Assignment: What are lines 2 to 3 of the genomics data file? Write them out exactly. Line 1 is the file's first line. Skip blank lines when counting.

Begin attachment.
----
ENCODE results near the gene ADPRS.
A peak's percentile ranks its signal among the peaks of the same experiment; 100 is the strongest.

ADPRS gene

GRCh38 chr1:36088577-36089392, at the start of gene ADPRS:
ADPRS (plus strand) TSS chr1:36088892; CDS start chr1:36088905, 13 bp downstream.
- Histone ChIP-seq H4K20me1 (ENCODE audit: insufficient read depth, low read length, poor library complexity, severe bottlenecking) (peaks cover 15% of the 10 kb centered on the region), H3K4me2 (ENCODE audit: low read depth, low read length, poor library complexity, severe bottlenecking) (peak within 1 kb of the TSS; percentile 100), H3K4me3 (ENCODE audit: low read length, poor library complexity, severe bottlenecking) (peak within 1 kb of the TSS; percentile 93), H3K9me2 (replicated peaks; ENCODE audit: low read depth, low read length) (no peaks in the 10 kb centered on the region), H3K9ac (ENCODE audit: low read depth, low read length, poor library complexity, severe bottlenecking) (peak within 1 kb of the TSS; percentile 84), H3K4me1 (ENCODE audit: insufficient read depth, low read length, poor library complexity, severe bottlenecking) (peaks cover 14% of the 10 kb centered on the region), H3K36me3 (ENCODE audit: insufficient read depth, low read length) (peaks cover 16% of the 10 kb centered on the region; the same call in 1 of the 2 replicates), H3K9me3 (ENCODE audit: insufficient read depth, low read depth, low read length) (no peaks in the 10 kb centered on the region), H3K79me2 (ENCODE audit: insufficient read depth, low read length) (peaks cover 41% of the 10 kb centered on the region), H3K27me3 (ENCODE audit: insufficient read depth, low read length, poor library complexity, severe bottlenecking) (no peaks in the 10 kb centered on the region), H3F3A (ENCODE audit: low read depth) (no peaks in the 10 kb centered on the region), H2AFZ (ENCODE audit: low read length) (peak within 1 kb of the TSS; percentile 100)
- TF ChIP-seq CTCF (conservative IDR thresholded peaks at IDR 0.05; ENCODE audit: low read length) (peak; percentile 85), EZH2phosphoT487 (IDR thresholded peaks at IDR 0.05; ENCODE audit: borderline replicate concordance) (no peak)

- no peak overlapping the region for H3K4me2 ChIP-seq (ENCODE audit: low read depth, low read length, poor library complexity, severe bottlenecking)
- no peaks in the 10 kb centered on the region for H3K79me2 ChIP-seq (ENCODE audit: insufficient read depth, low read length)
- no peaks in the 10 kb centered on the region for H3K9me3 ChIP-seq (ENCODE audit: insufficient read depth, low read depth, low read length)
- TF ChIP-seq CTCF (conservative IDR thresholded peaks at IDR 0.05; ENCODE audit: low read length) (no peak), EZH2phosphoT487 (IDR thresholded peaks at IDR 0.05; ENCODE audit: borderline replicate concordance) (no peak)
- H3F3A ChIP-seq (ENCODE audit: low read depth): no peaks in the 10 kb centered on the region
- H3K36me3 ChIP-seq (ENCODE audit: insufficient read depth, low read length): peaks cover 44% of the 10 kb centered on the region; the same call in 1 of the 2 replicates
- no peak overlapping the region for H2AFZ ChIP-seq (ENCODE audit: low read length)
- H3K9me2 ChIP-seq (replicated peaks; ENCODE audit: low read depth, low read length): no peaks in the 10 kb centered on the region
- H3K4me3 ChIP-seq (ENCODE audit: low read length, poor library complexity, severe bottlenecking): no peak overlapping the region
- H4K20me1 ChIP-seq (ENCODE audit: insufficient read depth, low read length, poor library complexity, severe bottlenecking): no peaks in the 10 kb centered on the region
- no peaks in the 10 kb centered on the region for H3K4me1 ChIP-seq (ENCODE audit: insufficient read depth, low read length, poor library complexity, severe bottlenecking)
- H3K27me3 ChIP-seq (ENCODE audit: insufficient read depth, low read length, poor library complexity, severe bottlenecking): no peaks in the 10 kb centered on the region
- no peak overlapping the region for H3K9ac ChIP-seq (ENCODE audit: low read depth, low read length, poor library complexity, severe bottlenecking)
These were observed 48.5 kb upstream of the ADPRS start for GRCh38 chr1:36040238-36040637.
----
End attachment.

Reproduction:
A peak's percentile ranks its signal among the peaks of the same experiment; 100 is the strongest.

ADPRS gene